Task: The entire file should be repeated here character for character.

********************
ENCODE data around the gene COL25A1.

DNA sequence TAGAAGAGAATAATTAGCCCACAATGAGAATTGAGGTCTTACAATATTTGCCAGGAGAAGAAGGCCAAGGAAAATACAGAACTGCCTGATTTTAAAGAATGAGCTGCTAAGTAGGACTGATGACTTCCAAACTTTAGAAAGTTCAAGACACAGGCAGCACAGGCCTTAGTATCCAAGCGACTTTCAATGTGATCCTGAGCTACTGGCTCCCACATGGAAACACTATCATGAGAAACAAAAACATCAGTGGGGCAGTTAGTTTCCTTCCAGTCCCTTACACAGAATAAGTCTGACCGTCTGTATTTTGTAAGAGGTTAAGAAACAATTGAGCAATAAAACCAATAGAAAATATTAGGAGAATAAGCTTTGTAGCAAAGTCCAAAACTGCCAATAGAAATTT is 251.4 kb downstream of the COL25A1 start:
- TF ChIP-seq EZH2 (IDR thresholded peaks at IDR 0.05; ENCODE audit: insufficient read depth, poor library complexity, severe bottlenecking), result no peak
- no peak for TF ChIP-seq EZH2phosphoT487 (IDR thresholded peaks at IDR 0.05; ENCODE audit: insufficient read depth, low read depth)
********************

ENCODE data around the gene COL25A1.

DNA sequence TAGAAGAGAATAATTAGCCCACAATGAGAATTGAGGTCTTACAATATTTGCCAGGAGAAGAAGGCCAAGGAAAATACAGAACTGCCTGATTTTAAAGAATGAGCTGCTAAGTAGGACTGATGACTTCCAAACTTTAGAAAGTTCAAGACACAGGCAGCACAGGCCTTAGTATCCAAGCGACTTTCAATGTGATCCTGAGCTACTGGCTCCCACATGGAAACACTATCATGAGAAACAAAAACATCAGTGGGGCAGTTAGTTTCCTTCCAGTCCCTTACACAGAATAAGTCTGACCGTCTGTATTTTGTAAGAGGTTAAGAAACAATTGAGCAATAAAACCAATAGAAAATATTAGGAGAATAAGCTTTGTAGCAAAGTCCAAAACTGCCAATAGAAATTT is 251.4 kb downstream of the COL25A1 start:
- TF ChIP-seq EZH2 (IDR thresholded peaks at IDR 0.05; ENCODE audit: insufficient read depth, poor library complexity, severe bottlenecking), result no peak
- no peak for TF ChIP-seq EZH2phosphoT487 (IDR thresholded peaks at IDR 0.05; ENCODE audit: insufficient read depth, low read depth)